Many people put themselves at risk every day for hearing damage, especially when they play in a rock band, regularly attend concerts, or work in a loud environment.
However, performers aren’t the only ones at risk; you will be surprised to note the decibel volumes associated with conventional work related activities: a power saw can reach 110 decibels, a newsprint press 97, a chain saw 120, a sporting show 105, and a jet plane takeoff 150. performers, factory workers, construction workers, airport staff, emergency workers, plumbers, and craftsmen are all at risk of developing major hearing loss and tinnitus.
85 decibels. That’s the sound level at which repeated exposure can result in significant hearing damage.
100 decibels. That is the noise degree reached by a rock show, which is not-so-good news for musicians or live concert goers.
It’s also a component of a larger problem: According to the Occupational Safety and Health Administration (OSHA), about 30 million people in the U.S. are exposed to detrimental sound volumes, representing one of the biggest occupational threats over the past 25 years.
Work-related hearing loss impacts thousands
Kevin Twigg of Stockport, England, worked on diagnosing and repairing police car sirens — which get to between 106 to 118 decibels — for more than 30 years.
After retirement, Twigg started to suffer intense tinnitus in addition to substantial hearing loss that obligated the usage of hearing aids. Having failed to take on the defensive measures that would decrease the noise levels, Twigg’s employer was found accountable in court, losing a case in which Twigg would obtain a considerable settlement.
This story is in line with the statistics: the Bureau of Labor Statistics says in 2009 there were about 21,000 cases of occupational hearing loss documented.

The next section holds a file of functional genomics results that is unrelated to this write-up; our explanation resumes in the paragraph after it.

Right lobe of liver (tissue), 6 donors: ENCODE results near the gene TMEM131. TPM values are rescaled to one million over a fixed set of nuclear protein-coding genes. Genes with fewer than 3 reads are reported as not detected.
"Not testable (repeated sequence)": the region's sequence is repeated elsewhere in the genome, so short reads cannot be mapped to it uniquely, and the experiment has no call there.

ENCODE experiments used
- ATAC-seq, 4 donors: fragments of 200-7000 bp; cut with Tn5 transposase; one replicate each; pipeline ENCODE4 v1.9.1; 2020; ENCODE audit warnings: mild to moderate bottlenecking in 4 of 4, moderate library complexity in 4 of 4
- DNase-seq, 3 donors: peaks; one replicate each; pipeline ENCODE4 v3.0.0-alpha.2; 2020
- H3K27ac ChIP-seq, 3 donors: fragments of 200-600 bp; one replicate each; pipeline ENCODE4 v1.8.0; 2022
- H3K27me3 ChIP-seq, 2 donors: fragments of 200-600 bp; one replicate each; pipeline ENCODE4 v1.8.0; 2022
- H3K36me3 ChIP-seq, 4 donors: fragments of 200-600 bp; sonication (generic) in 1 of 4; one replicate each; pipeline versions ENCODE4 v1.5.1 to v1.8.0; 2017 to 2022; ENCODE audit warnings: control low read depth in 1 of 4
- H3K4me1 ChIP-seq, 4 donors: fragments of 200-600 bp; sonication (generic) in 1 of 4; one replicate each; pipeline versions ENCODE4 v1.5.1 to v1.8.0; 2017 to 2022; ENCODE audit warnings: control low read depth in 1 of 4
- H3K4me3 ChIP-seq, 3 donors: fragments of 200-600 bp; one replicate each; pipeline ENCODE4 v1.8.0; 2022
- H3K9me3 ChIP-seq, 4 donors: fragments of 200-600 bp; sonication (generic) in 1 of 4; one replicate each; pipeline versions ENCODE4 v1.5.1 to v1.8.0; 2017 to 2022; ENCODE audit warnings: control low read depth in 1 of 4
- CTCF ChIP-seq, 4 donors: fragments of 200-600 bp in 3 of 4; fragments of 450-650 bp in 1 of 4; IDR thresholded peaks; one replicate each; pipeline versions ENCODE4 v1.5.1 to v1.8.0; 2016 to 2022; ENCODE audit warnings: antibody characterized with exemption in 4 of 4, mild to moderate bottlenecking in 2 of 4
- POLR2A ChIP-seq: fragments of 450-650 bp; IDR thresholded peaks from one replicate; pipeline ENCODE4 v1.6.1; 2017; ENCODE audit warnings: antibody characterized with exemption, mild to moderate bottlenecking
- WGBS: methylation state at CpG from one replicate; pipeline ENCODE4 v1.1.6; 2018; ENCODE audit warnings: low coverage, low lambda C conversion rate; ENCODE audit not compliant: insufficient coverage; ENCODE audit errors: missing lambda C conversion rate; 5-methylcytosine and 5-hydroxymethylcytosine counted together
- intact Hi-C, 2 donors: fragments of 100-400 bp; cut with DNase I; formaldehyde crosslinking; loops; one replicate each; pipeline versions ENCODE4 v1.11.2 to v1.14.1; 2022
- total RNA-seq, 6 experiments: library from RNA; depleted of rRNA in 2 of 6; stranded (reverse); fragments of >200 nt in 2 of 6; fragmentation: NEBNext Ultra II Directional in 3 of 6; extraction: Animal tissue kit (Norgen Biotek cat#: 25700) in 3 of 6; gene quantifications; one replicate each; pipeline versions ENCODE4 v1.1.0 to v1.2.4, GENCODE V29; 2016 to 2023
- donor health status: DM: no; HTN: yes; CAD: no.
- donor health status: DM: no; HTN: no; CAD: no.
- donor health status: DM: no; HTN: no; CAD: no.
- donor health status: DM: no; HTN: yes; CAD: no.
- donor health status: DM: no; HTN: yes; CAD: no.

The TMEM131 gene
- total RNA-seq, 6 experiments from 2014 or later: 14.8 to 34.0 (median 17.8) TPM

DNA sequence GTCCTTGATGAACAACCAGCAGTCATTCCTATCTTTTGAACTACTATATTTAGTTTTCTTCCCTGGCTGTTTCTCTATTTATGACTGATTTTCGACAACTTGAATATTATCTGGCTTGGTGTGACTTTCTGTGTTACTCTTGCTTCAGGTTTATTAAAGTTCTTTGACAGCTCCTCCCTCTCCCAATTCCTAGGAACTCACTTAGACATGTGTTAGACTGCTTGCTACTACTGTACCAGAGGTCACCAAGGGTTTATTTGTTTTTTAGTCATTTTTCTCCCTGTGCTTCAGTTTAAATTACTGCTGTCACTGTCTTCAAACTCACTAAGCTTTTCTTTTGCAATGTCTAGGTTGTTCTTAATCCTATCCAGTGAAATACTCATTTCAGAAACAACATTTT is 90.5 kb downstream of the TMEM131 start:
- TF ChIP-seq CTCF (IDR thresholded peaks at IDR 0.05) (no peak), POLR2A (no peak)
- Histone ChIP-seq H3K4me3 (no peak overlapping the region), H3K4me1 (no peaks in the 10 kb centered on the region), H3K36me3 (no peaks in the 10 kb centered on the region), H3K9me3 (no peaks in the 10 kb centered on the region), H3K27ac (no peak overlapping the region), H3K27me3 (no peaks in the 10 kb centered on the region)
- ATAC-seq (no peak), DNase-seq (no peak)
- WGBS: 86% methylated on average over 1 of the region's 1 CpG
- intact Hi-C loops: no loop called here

How to protect your ears at work
So here’s the problem: the world requires music players, craftsmen, and emergency and construction staff, but you can’t really make power saws and law enforcement sirens any quieter.
The remedy? minimize the level of noise that comes in through your ear. Simple, right? Well…not so fast.
You could simply travel to the neighborhood store and pick up some disposable foam ear plugs, but as it turns out, there is a much higher quality alternative.
The ideal method requires the use of custom-fit ear plugs, sometimes referred to as musicians plugs, that your hearing consultant can personalize specifically to you, your job, and your needs.
Schedule a consultation
Make an appointment with your doctor to get custom-fit ear plugs, particularly if your occupation exposes you to a high risk for hearing damage, or if you attend rowdy live shows or sporting events. Custom-fit ear plugs will protect your ears, and distinct from the disposable foam varieties, will also conserve the high quality of sound for your optimal health.
4 reasons why custom-fit ear plugs are superior than the off-the-shelf foam variety
Here are four reasons why custom-fit ear plugs are far superior to foam ear plugs:
1. Maintain sound quality
Regular foam ear plugs muffle speech and music. By limiting sound mainly in the high frequency range, rather than in the mid-to-low frequency range, music and voices sound unnatural and indecipherable. Foam ear plugs also minimize sound by 30-40 decibels, which is excessive for the prevention of hearing injury.
Custom-fit ear plugs will minimize sound more evenly across frequencies while lessening sound volume by a lower decibel level, thereby maintaining the all natural quality of speech and music.
2. Prevent “Occlusion Effect”
With foam ear plugs, the user will hear a booming sound in their voice when speaking, singing, or playing an musical instrument. This aggravating noise is referred as the “occlusion effect.”
Custom-fit ear plugs are shaped to the ear, generating a deep seal that helps prevent this distracting sound.
Disposable ear plugs create a lot of waste:
5 days per week X 52 weeks per year = 260 pairs of foam ear plugs thrown out every single year.
4. Price & convenience
Custom ear plugs can last up to four years, almost always at a price tag of well below $100.
Take a look at the cost for disposable foam plugs:
$3.99 for 10 pairs equals $0.39 per pair
$0.39 per pair X 5 days per week X 52 weeks per year X 4 years = $405.60
With custom-fit ear plugs, you will certainly save money in the long run and will prevent all of those visits to the store. No one looks forward to picking out ear plugs, so while the initial visit to the audiologist seems like a burden, in the long run you will also conserve time.
Take the right steps to protect your hearing today through an audiologist visit.